Paragraph 175


The ‘pink triangle’ is a familiar symbol throughout the gay movement, and yet its history and significance is largely unknown both to many homosexuals outside Germany as well a wide section of the public at large. Studies have revealed that only one in every four Americans are even aware that homosexuals were persecuted under the Nazis, let alone that the ‘pink triangle’ was used as a badge to identify homosexual prisoners. In interviews, five of the roughly one hundred thousand homosexuals persecuted by the Nazi regime recount their experiences and tell us the stories of their suffering between the years 1933 and 1945: – Gad Beck, born in 1923, was categorised as ‘half Jewish’ in 1933; he began attending a Jewish boys’ school in 1935, joined a Jewish resistance group in 1941, was arrested shortly before liberation and emigrated to Israel in 1947. In 1979 he returned to Germany where he worked with Heinz Galinski, the former head of Berlin’s Jewish Community; – Heinz Dörmer was born in 1912. He was active in the boy scout movement in his youth and in 1933 as “youth leader” was forced to become a member of the Hitler Youth; in 1935 he was barred from the same organisation on account of his homosexuality. He was arrested on many occasions and spent almost ten years in prisons and concentration camps; – Pierre Seel comes from Alsace-Lorraine originally. He was a prisoner of concentration camps at Schirmeck and Struthof and forced to join the German army in 1941 before being captured and spending a short time in a Russian POW camp; – Heinz F.,was born in 1905. During the twenties and thirties he was a member of the gay Bohemian circles of Berlin and Munich; from 1935 onwards, he spent nine years in concentration camps; – Albrecht Becker was born in 1906. He was arrested in 1935. He joined the German army following his release, because: “that’s where all the men were!”
(Albrecht Becker was also portrayed in Rosa von Praunheim's TOTE SCHWULE - LEBENDE LESBEN -- DEAD GAY MEN AND LIVING LESBIANS.)
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  • Runtime

    81 min
  • Country

    United States
  • Year of Presentation

  • Year of Production

  • Director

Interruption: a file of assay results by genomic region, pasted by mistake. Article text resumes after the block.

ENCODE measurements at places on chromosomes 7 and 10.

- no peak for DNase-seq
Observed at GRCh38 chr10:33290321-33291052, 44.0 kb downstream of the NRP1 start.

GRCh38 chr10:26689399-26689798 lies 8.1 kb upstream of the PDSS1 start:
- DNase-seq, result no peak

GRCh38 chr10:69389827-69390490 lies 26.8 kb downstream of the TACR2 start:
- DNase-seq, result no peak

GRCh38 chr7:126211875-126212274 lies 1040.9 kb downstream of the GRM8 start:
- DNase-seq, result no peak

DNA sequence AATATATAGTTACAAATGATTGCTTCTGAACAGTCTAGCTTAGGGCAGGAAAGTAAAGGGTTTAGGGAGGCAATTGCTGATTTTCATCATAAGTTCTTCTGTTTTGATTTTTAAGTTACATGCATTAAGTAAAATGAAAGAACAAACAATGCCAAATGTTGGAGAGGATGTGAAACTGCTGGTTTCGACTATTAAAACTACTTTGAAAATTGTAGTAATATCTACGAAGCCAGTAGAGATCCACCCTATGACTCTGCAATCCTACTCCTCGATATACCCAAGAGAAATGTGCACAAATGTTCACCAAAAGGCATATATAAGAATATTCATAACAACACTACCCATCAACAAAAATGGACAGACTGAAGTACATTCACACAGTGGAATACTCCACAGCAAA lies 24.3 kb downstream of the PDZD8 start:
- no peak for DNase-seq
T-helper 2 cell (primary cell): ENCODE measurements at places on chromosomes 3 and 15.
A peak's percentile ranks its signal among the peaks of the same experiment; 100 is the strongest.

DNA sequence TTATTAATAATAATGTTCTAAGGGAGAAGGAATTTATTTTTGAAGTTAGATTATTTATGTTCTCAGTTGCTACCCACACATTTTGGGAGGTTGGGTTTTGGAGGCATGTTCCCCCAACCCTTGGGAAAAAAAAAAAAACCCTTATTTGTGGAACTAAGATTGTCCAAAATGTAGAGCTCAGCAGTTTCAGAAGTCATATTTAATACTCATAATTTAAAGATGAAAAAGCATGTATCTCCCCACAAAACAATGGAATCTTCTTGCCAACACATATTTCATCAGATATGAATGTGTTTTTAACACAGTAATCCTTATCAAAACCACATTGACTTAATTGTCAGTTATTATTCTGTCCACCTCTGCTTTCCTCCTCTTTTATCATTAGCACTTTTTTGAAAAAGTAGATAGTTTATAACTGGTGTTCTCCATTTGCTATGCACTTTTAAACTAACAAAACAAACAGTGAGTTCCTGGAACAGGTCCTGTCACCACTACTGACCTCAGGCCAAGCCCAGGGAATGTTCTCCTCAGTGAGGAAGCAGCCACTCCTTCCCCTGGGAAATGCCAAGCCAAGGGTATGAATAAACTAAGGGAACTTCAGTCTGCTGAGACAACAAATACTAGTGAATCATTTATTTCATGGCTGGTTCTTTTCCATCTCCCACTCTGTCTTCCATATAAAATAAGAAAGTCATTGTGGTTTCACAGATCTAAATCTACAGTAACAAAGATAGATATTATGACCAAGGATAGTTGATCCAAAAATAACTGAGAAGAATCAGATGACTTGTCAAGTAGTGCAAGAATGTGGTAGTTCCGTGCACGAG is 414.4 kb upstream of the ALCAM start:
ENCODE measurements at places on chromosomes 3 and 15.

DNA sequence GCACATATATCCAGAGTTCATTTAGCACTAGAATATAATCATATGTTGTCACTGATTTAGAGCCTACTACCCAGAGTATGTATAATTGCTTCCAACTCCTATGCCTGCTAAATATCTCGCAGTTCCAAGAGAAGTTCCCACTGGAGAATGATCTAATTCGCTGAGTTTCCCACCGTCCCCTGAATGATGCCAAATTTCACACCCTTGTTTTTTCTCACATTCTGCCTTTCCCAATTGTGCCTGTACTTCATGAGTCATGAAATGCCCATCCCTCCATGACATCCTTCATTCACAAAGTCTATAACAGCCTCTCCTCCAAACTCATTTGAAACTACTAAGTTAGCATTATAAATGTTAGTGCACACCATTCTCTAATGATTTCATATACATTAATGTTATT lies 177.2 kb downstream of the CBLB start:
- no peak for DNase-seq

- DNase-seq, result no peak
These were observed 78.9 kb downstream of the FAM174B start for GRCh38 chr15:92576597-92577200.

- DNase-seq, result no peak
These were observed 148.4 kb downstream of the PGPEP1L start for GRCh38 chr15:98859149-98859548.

Rob (Robert) Epstein, Jeffrey Friedman
  • Cast

    Gad Beck, Heinz Dörmer, Pierre Seel, Heinz F., Albrecht Becker, Annette Eick, Rupert Everett, Karl Gorath, Klaus Müller
  • Production Company

    Telling Pictures
  • Berlinale Section

  • Berlinale Category

    Documentary Film
  • Teddy Award Winner

    Best Documentary/ Essay Film

Biography Rob (Robert) Epstein

Rob Epstein was born on April 6, 1955 in New Brunswick, New Jersey. The documentary filmmaker became known to a wider audience with his film The Times of Harvey Milk (1985), which encapsulates a crucial turning point in gay politics. Since collaborating on Word is Out, Epstein has produced and directed numerous non-fiction works for national television. He has taught in the graduate program at Tisch School of the Arts at New York University, and is currently co-chair of the Media Arts Department at California College of the Arts, where he is a professor

Filmography Rob (Robert) Epstein

1986 The AIDS Show | 2002 Crime & Punishment (TV-Serie) | 2006 Ten Days that unexpectedly Changed America: Gold Rush (TV-Dokumentation) | 2013 Linda Lovelace - Pornostar | 2014 The Oscars (TV Movie Dokumentation) | 2018 Endspiel (Kurzdokumentation) | 2019 State of Pride (Dokumentation) | 2019 Linda Ronstadt: The Sound of My Voice (Dokumentation)

Biography Jeffrey Friedman

Jeffrey Friedman: born in 1951 in Los Angeles. Has worked as assistant editor on documentaries and features since 1972, including Martin Scorsese’s RAGING BULL (1979).

Filmography Jeffrey Friedman

2011 Entry Denied (Kurzdokumentation) | 2013 The Battle of Amfar (Kurzdokumentation) | 2014 Die Oscars (TV Movie Dokumentation) | 2016 Killing the Colorado (TV Movie Dokumentation) | 2018 Endspiel (Kurzdokumentation) | 2019 State of Pride (Dokumentation) | 2019 Linda Ronstadt: The Sound of My Voice (Dokumentation)